Weekly Current Affairs Prelims (19th to 25th Aug, 2019)
(Info graphic Summary at the end)
Topic in Syllabus: Ecology & Environment
- Iceland honours the passing of Okjokull, its first glacier lost to climate change.
- A bronze plaque was unveiled in a ceremony to mark Okjokull — which translates to “Ok glacier” — in the western Iceland.
- It will be the first monument to a glacier lost to climate change anywhere in the world.
- A glacier is defined as a persistent mass of compacted ice that accumulates more mass each winter than it loses through summer melt and moves constantly under its own weight. When this ceases to be the case, the remains are known as “dead ice”.
- According to a study published by the International Union for Conservation of Nature (IUCN), nearly half of the world’s heritage sites could lose their glaciers by 2100 if greenhouse gas emissions continue at the current rate.
- Okjokull Glacier is now dead
- Okjokull, also called OK (jokull is Icelandic name for “glacier”), was part of the Langjökull group.
- The glacier was officially declared dead by the Icelandic Meteorological Office when it was no longer thick enough to move.
- What once was glacier has been reduced to a small patch of ice atop a volcano.
- The people attending the ceremony will walk up the volcano northeast of the capital Reykjavik to lay a plaque which carries a letter to the future.
- The plaque is also labelled “415 ppm CO2”, referring to the record level of carbon dioxide measured in the atmosphere in May 2018.
- The Iceland’s Vatnajokull National Park was recently added to UNESCO’s World Heritage List, is situated in the largest ice cap in Europe i.eVatnajokull Glacier.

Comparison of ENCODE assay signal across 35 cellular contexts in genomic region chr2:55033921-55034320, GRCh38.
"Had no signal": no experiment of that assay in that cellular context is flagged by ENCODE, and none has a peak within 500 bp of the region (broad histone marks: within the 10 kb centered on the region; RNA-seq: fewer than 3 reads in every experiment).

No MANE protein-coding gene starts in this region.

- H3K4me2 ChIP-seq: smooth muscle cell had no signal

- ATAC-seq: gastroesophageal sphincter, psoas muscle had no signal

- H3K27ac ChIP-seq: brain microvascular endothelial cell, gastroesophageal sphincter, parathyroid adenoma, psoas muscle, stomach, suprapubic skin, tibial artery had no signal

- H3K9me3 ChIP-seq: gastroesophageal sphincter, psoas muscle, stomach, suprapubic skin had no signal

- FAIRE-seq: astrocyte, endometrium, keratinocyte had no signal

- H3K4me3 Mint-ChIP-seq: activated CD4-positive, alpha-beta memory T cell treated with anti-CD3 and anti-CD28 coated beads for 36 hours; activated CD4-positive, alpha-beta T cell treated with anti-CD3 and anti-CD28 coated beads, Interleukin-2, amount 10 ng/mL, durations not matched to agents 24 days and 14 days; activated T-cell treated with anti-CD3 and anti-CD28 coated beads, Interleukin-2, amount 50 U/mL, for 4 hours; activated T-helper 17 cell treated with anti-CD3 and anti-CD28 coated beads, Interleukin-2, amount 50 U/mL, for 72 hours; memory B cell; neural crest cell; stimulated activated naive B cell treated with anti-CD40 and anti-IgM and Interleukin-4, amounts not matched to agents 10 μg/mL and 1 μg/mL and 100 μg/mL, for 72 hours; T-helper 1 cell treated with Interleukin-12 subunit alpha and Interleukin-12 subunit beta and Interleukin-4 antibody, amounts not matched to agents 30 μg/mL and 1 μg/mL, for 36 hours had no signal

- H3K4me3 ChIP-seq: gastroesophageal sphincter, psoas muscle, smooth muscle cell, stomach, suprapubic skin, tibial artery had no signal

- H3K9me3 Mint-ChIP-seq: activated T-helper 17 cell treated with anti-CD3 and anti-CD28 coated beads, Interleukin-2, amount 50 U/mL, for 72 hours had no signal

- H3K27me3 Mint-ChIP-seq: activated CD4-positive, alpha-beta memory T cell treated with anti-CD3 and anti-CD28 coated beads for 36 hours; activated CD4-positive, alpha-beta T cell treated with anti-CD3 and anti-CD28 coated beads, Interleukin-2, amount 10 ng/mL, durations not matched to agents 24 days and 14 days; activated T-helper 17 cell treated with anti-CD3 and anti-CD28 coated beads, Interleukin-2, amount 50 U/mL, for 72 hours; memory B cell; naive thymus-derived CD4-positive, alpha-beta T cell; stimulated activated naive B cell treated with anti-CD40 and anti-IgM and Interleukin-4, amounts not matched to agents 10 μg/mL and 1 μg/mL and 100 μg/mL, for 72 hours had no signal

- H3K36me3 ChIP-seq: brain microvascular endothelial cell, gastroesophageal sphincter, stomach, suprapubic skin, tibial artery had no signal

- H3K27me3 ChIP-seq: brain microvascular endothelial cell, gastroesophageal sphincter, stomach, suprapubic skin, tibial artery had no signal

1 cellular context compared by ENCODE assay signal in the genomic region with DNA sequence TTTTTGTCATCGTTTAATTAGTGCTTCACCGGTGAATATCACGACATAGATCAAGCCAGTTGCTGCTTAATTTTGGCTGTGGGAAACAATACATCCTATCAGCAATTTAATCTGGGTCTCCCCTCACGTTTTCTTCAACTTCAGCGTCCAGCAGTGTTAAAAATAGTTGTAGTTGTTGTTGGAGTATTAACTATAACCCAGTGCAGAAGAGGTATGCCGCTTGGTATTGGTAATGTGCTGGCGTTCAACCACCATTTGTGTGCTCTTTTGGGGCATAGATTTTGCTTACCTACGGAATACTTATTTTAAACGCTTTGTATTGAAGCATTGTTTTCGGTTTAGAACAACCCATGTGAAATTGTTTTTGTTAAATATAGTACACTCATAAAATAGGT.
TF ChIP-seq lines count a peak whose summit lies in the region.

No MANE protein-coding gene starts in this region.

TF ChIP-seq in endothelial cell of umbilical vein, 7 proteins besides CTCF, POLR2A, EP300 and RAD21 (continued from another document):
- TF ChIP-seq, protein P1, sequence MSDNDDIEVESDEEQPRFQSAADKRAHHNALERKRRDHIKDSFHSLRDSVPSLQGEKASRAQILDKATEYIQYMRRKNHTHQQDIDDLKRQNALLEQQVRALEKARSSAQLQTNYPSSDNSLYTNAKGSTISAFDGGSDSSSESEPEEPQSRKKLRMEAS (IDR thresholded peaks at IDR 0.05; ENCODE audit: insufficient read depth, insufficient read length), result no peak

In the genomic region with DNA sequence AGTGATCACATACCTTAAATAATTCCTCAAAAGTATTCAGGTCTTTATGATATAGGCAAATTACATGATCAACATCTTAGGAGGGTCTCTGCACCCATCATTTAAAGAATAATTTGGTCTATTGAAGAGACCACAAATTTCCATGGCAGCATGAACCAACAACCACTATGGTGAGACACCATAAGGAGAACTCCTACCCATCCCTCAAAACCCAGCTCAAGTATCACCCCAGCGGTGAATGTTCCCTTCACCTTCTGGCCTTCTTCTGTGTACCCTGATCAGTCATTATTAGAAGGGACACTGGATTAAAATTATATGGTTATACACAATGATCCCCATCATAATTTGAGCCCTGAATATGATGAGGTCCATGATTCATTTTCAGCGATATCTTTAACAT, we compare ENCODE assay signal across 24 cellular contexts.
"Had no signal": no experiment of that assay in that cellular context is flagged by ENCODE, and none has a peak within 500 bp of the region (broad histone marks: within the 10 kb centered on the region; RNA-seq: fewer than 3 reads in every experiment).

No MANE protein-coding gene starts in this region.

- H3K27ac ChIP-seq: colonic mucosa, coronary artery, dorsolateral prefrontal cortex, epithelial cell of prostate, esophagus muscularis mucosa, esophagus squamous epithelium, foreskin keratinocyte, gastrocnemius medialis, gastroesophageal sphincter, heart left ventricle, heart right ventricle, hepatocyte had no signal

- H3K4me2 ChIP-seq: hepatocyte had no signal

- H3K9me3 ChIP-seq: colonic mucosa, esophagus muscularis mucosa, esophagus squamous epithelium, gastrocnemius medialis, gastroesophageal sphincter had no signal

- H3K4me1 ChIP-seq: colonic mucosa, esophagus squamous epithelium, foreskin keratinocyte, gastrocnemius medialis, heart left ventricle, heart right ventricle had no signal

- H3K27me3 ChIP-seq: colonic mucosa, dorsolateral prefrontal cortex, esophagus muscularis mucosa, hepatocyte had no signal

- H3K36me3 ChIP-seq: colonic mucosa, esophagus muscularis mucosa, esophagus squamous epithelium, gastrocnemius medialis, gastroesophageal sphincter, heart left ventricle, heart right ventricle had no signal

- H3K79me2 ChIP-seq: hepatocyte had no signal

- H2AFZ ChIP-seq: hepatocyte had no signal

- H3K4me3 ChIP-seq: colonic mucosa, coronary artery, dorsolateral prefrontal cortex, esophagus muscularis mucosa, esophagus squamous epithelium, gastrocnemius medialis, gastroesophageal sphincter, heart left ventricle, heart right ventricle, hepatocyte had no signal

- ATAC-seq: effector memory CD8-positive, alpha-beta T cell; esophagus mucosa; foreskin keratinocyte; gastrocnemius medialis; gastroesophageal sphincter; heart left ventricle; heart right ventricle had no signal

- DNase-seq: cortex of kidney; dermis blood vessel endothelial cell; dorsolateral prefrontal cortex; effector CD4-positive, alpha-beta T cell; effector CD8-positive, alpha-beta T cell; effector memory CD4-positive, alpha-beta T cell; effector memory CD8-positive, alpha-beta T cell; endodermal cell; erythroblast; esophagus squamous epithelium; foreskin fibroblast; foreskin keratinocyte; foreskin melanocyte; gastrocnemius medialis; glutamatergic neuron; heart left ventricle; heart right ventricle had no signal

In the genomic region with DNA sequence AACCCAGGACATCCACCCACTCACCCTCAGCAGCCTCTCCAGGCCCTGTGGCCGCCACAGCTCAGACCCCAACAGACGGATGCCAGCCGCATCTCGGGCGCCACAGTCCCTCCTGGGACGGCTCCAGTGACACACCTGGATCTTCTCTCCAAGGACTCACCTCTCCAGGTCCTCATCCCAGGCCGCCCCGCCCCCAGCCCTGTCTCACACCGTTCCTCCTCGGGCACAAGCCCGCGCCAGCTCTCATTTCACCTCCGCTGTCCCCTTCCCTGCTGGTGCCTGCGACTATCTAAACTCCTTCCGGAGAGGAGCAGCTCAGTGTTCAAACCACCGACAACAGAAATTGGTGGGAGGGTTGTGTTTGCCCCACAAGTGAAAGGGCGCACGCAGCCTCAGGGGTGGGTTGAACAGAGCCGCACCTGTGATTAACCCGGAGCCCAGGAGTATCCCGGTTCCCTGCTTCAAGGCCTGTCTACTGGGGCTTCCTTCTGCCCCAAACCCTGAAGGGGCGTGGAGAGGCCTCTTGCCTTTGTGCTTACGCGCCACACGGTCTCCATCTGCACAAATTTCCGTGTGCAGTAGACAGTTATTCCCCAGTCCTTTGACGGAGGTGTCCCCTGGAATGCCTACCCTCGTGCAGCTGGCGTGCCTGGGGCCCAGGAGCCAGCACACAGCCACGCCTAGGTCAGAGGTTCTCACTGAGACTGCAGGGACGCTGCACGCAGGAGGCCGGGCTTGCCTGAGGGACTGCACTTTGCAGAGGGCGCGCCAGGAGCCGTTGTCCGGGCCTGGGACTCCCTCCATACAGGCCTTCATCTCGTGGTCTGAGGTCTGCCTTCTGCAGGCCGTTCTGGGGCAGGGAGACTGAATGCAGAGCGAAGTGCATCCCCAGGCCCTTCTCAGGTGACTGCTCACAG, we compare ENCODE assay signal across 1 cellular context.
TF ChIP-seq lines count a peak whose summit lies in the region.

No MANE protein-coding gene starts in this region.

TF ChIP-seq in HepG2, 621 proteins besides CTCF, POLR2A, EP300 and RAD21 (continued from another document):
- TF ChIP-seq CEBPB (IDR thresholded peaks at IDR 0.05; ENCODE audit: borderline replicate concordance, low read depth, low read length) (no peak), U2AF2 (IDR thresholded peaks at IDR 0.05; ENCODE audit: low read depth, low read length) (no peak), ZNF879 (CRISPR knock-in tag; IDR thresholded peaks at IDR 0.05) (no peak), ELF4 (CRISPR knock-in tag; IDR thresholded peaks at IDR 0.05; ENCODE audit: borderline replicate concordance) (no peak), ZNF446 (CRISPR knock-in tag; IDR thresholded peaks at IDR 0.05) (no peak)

- Vatnajokull National Park is situated in the south Iceland and was officially formed in 2008 by joining together Jokulsargljufur and Skaftafell National Parks.
- It is the largest National Park in Europe and covers an area of 12,000 square kilometers.
- It is situated atop of OK volcano in the west central Iceland.
- An ice-free Iceland represents more than just an identity crisis for Icelanders.
- If global leaders don’t take action to slow rising temperatures, the melting of Greenland’s ice sheet alone could raise sea-levels more than five feet in the next 200 years.
- Enormous quantities of methane slumbering in the Arctic permafrost are threatening to come alive as record temperatures fry the poles.
- Two fast-melting glaciers in Antarctica are holding back enough sea ice to flood oceans with another 11 feet of water.
In which country, a first intact head of a gigantic adult wolf whichdied about 32,000 years ago and was preserved in permafrost has beenfound?
(a) Norwegian Arctic
(b) Denmark Arctic
(c) Iceland Arctic
(d) Russian Arctic
Topic in Syllabus: Indian Economy